Every writer knows (or should know) the worth of feedback. Yes, we can pass our stories to friends and relatives but unless they have an eye for details the most one could expect is “I like it” or “Wasn’t fussed”, and some of them will say it’s great just to spare our feelings.
As writers, what we really need is good, constructive feedback. It’s great a story works but we need to know why. Similarly, a pair of objective eyes can go a long way in pinpointing what’s wrong, what doesn’t work, awkward sentences or grammatical errors we may have just missed.
I used to be a fairly active member of FictionPress. For those who don’t know, FictionPress was the sister site of FanFiction.org. I actually joined both in the early 2000s; FanFiction once I discovered I could write about Harry Potter, and shortly after, FictionPress when it started. Then I stopped, for a while, but while at University (possibly a little earlier) I rejoined the website and started posting more, as well as participating in The Roadhouse forum, where you could exchange reviews.
This worked out really well. I got to read some really good stories posted by other writers, and received a lot of great feedback on my work. Encouraging feedback, too, and through the reviews managed to realise exactly what I was doing wrong, and learned a few things about grammar that I hadn’t actually known before.
At University, studying Creative Writing, seminars were made up mostly of reading and critiquing people’s work. It was more important to be honest, and to be specific; to help pinpoint exactly what was right and wrong with another student’s story. And, under the right tutors, we were encouraged to experiment and try different techniques, styles, and to be completely honest in what we told others.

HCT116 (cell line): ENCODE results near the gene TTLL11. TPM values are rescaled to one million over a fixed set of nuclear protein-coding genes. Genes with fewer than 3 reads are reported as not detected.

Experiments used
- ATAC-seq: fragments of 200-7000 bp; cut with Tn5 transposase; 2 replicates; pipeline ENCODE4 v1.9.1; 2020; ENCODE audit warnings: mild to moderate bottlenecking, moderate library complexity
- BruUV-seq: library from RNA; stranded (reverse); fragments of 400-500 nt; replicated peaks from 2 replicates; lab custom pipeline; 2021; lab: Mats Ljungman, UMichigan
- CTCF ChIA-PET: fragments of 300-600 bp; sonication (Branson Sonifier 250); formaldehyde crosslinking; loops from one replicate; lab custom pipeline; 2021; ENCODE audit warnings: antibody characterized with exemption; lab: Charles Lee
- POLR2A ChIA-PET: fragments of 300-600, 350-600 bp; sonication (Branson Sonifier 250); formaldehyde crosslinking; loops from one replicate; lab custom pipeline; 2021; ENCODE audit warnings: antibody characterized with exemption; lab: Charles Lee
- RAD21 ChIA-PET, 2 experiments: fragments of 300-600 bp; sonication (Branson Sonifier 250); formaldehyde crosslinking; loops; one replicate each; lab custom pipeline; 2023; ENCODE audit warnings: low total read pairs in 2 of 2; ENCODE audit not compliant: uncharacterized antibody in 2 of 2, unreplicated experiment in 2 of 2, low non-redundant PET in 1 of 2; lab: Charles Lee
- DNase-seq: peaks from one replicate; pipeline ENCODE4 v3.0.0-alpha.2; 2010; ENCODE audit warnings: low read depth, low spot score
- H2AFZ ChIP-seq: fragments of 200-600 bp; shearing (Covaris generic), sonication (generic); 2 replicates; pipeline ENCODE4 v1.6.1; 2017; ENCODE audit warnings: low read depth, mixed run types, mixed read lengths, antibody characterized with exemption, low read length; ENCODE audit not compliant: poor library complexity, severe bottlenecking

It’s something I’ve really missed since leaving University. I stopped posting on FictionPress when I realized I wanted to try to get my work out there. So there was no source for that sort of feedback. And it isn’t just on a spelling, grammar, etc level where the feedback is valuable.
It’s a confidence thing, too. Entering competitions and entering stories for possible publication, I constantly found myself wondering – is this good enough? Even with stories I really like, I still get that tremor of fear. But, with places like FictionPress and in a seminar, even when the feedback contains points to improve on, people will still tell you the things they liked about the story.
So, knowing I needed some way of getting feedback on what I’ve been writing, I joined Scribophile. I’ve only been on there a week, giving critiques, and so far have two stories posted up. The first has had some really good critiques on it, which will go a long way to polishing it and making it much better than it currently is. I’m still waiting to get a few more on the second, but the other writers on the site have shown themselves to be kind, welcoming and eager to help everyone. The forums are entertaining, and the site has some brilliant articles in regards to writing. Overall, so far I’m enjoying the experience, and it’s given me exactly what I need. A place to get good, honest feedback, to help me grow as a writer and to give me that little boost of confidence I’m going to need going forward.